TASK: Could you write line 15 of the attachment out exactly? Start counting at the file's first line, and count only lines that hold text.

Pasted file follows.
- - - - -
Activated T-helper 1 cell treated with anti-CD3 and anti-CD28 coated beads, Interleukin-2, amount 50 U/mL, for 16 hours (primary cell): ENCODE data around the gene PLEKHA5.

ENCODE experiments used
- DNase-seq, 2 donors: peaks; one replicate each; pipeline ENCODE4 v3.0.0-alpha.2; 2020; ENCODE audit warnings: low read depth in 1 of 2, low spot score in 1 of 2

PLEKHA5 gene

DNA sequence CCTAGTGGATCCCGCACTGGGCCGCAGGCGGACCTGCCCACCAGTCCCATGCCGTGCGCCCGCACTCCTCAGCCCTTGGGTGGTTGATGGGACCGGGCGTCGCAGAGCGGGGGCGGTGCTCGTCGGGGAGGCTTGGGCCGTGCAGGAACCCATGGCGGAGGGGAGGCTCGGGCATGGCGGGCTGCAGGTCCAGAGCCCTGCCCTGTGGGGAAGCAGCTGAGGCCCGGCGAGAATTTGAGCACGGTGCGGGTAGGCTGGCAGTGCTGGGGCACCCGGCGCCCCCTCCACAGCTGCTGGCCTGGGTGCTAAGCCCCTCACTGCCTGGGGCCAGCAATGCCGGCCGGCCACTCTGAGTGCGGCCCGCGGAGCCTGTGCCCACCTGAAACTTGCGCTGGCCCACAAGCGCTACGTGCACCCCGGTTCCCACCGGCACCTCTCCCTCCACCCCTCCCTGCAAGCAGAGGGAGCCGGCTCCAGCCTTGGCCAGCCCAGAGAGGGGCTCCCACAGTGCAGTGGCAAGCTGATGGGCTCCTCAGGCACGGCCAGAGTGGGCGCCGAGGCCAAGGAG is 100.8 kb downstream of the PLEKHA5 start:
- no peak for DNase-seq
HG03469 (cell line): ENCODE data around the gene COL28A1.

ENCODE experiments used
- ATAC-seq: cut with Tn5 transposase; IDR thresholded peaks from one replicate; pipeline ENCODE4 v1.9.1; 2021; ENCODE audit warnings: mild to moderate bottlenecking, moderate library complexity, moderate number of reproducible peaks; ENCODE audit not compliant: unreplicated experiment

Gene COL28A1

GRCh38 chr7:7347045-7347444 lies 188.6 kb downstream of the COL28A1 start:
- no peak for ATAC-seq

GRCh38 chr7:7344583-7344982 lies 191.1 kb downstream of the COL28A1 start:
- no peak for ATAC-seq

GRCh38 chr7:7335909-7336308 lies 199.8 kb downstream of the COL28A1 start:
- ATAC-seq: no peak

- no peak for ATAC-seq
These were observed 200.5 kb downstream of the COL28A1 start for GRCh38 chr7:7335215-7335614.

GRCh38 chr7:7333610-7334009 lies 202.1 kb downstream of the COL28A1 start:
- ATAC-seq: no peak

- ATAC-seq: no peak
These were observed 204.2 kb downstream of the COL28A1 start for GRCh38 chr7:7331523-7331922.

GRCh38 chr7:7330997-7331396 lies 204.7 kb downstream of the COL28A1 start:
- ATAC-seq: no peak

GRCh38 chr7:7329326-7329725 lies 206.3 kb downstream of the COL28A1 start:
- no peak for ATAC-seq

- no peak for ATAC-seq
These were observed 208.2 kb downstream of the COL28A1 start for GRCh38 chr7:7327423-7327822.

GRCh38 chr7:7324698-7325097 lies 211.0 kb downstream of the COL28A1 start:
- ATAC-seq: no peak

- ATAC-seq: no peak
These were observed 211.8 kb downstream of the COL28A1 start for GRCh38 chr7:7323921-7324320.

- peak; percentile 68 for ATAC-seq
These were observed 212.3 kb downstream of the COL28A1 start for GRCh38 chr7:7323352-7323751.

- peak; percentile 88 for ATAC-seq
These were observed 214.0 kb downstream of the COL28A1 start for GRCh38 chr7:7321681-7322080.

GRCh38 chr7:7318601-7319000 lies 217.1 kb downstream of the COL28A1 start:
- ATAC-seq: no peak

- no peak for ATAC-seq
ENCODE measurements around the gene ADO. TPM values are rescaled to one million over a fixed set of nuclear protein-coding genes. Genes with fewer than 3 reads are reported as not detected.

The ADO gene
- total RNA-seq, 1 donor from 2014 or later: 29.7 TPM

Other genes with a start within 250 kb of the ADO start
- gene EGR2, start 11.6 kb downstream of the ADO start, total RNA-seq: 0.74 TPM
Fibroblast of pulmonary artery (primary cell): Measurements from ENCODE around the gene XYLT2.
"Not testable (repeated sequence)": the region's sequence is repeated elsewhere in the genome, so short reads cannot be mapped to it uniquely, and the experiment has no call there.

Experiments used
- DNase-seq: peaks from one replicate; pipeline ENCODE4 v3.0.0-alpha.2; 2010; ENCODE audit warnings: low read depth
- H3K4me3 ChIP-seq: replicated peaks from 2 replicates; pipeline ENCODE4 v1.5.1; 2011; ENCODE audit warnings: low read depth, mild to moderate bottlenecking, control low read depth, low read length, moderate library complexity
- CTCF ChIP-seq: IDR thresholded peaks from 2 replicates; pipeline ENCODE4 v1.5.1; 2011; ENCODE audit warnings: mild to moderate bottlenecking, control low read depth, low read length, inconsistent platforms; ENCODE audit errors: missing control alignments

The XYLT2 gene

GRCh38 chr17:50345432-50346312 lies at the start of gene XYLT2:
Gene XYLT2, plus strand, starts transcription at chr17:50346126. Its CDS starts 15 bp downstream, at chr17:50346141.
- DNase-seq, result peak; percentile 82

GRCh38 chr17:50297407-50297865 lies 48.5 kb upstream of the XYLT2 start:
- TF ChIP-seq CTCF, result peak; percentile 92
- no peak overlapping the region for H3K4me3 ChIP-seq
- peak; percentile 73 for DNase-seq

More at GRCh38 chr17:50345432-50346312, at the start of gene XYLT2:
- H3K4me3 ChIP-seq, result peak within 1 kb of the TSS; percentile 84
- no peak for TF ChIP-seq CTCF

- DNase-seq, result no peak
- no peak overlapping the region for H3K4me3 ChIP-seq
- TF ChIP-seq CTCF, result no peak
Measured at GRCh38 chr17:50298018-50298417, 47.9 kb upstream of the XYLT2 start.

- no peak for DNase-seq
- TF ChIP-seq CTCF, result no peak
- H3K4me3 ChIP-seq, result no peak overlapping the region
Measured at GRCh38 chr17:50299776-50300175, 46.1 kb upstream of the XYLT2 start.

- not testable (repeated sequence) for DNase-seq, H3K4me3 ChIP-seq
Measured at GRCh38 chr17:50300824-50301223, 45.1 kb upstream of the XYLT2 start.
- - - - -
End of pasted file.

GRCh38 chr7:7335909-7336308 lies 199.8 kb downstream of the COL28A1 start: